1899 is Netflix's No. 1 show, but change this one setting before watching

1899 poster art
(Image credit: Netflix)

Netflix viewers are traveling back in time to 1899 in droves. The multilingual puzzle box thriller from the creators of Dark debuted on Nov. 17 and has already shot up to the No. 1 spot on Netflix's Top 10 list. 

If you're unfamiliar with Dark, it's a hit Netflix series hailing from Germany that was co-created by Baran bo Odar and Jantje Friese. It follows four families in several different time periods who are bound together in a time travel conspiracy. 

Like Dark, 1899 weaves together elements of science fiction, mystery, suspense and psychological drama. It also bears a strong resemblance to Lost, as it features a sprawling ensemble cast of characters, whose back stories are revealed in flashbacks. And since 1899 is set on a ship stratified by class, it even has shades of Titanic.

1899 is receiving mostly positive reviews from critics, earning a 85% Rotten Tomatoes rating — and we're optimistic about it getting a slot on our best shows on Netflix list. If you want to get in on the buzz, though, make sure to change your Netflix audio settings. More on that below. 

What is 1899 about?

1899 is set in the titular year, at the turn of a new century. The steamship Kerberos leaves London, carrying migrants to New York City. While the passengers have different European origins, they are united by their hopes and dreams for a better future. 

The various characters include the ship's weary Captain Eyk Larsen (Andreas Pietschmann); an English woman named Maura (Emily Beecham) who is a neurologist; a Spanish priest (José Pimentão) and his wealthy brother (Miguel Bernardeau); French newlyweds Clémence (Mathilde Ollivier) and Lucien (Jonas Bloquet); Chinese mother Yuk Je (Gabby Wong) and daughter Ling Yi (Isabella Wei); and a young pregnant Danish woman named Tove (Clara Rosager).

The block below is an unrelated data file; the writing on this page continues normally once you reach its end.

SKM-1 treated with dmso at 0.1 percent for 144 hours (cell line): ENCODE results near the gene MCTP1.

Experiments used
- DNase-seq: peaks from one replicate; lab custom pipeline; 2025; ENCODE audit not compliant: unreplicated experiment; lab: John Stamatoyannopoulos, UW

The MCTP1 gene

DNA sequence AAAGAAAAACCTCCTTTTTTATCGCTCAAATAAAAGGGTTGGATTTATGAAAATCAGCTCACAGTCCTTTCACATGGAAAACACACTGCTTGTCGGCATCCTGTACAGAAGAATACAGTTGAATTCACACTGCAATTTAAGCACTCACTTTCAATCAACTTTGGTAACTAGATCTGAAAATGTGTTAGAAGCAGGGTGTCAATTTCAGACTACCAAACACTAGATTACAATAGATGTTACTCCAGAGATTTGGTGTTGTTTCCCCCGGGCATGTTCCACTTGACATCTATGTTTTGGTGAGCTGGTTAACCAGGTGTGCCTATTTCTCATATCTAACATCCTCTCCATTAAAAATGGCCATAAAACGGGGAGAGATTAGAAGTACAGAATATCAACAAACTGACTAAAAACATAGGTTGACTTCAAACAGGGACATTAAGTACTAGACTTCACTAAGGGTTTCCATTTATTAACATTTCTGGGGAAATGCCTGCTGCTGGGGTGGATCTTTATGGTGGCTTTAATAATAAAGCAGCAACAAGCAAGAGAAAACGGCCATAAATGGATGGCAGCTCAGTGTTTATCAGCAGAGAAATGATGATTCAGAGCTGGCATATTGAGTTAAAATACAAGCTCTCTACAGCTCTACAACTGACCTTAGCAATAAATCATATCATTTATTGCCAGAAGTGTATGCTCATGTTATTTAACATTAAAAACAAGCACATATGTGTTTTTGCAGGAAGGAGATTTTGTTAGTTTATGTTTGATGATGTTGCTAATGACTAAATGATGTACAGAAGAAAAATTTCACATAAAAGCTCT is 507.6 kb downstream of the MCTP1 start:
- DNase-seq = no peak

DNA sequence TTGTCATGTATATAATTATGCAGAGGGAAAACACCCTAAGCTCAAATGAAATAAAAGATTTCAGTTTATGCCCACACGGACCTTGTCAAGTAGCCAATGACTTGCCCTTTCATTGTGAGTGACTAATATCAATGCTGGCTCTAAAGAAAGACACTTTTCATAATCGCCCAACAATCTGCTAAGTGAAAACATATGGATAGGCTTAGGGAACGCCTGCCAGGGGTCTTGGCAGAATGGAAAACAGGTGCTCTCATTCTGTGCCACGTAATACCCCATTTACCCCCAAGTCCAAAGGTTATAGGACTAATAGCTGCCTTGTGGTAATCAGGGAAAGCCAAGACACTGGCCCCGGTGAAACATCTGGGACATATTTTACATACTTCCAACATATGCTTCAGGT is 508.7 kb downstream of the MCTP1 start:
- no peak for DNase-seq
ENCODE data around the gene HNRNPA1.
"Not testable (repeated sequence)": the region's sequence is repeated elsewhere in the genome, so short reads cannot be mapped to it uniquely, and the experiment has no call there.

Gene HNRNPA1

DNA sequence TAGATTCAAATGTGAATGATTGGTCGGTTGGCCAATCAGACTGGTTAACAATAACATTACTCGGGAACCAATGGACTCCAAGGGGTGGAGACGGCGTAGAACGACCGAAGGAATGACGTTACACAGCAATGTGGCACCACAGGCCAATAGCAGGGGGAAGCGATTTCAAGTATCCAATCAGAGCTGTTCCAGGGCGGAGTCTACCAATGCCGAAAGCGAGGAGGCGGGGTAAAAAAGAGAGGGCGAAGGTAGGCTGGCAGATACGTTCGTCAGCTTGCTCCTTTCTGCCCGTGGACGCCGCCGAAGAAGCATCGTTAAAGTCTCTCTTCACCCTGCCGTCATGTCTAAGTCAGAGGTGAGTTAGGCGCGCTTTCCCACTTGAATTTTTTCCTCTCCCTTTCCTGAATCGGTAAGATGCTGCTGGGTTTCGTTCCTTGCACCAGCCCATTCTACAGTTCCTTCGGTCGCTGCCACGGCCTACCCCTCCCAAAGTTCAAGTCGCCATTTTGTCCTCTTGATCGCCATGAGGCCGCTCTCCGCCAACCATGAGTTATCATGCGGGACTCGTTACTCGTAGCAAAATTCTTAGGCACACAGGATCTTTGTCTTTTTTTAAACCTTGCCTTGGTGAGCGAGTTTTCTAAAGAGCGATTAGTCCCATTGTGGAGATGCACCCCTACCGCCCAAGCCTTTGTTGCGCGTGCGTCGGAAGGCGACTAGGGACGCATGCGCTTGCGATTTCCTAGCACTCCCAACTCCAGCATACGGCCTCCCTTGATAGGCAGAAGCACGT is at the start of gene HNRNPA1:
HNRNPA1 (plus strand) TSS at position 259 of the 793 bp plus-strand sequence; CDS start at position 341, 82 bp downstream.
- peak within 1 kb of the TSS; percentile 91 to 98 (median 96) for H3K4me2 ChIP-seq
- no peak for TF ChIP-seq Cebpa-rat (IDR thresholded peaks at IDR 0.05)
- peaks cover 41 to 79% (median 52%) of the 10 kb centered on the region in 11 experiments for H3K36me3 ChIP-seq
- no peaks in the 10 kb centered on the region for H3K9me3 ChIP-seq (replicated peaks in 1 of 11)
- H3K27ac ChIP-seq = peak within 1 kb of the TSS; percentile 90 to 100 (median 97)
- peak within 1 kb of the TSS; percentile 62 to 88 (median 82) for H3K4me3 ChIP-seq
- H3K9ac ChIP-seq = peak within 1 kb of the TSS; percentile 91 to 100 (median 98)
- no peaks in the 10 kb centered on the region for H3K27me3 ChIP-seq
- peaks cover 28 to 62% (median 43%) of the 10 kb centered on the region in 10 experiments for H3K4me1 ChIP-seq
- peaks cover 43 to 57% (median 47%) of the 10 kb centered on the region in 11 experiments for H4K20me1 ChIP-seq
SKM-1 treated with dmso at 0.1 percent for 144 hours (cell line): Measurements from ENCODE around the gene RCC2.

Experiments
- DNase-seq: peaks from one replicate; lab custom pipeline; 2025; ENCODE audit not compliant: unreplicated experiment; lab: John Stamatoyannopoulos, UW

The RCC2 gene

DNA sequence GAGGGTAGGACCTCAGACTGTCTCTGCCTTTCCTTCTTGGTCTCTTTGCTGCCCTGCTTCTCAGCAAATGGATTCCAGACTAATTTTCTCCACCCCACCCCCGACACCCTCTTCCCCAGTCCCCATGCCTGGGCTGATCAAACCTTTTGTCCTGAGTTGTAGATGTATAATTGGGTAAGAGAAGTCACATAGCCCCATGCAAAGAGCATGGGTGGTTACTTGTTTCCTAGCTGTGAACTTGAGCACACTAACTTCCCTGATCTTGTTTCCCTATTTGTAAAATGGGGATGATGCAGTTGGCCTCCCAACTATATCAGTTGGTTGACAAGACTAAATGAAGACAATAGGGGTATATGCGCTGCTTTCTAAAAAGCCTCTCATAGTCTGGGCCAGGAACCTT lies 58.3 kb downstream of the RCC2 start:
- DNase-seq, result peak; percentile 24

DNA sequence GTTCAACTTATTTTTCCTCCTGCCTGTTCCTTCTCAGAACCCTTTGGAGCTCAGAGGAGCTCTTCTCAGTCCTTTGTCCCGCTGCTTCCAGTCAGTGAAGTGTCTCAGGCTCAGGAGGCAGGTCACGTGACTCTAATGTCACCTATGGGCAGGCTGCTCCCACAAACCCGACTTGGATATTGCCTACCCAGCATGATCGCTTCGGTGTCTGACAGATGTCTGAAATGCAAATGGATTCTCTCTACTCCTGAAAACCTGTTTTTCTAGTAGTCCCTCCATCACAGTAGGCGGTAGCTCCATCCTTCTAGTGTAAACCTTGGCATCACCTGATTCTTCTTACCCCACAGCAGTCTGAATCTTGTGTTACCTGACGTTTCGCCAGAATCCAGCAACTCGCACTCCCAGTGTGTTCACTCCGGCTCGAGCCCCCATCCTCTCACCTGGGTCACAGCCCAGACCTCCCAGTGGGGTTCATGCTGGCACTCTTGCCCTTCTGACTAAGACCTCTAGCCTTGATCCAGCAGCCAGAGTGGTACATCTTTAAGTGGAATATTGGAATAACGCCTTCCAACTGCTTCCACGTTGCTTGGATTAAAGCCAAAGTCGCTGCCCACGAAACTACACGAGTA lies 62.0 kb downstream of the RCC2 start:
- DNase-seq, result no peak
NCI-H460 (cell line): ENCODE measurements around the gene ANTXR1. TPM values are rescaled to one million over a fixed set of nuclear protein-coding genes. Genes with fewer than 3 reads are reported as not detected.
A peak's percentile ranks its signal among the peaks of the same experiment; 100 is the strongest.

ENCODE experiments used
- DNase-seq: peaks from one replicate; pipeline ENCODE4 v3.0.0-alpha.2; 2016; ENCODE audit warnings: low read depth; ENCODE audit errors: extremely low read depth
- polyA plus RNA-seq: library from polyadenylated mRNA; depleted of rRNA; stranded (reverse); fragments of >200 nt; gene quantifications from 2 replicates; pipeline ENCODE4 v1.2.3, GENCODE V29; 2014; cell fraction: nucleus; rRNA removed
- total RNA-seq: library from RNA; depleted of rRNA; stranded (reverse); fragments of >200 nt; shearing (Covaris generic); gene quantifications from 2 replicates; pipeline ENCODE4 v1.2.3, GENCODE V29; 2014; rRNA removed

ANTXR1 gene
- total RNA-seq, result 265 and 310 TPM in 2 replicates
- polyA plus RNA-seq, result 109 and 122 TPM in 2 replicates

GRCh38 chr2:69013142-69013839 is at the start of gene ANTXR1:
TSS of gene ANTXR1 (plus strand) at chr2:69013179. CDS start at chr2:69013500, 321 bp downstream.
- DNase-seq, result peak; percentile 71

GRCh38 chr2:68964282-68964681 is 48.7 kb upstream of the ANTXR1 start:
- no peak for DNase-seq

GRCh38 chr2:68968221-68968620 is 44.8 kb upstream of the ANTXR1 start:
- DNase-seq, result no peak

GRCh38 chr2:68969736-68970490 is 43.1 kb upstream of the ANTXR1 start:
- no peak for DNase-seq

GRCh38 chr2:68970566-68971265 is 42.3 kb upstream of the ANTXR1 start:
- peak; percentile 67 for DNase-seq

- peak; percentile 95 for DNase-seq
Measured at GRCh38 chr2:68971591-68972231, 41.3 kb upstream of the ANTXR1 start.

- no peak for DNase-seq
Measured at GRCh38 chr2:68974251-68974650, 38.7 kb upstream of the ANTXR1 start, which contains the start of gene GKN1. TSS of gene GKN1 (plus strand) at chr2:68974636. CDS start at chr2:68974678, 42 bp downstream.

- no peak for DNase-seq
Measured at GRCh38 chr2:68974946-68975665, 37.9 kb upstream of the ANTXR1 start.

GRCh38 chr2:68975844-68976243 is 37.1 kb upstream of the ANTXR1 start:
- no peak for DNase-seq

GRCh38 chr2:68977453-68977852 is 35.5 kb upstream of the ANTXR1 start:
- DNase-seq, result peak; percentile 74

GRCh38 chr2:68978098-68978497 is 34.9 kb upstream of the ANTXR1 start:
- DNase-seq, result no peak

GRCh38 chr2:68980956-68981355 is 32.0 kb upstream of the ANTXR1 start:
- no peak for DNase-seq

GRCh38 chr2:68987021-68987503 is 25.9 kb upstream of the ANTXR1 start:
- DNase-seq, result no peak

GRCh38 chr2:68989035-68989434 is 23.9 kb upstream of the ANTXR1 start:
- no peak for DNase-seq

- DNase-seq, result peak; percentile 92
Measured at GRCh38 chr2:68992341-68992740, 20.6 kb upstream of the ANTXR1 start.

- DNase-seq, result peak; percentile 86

The journey takes a turn when the crew receives a mysterious signal. After Captain Larsen decides to veer off-course to investigate, they discover a seemingly abandoned migrant ship. What they find on board transforms a hopeful voyage into a horrifying nightmare.

Before you watch 1899, change this Netflix audio setting

1899 is a multilingual show, with characters speaking English, German, Spanish, French, Cantonese and other languages. 

When you begin watching 1899, its audio settings may be less than ideal. In my case, it was pre-set to "English - Dubbed" with subtitles off. This was bad. 

We generally recommend that you NEVER EVER EVER watch a foreign-language show or movie with dubbed audio (unless you have a visual impairment). The knocks against dubbed audio are numerous and have been widely discussed for decades. Voiceover actors can be a bit over-the-top, words and entire lines are changed to fit a different language in the same amount of space as the original language, and nuance and jokes are often lost in translation. 

This issue has reentered the spotlight several times in recent years, as foreign language projects like Squid Game have achieved massive popularity.

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For 1899, watching the dubbed version is even more egregious due to its multilingual nature. Because the characters speak different languages, they often can't understand each other. Poor or lack of communication is actually a key element of the plot. Some scenes will make no sense if everyone is speaking English in dubbed audio.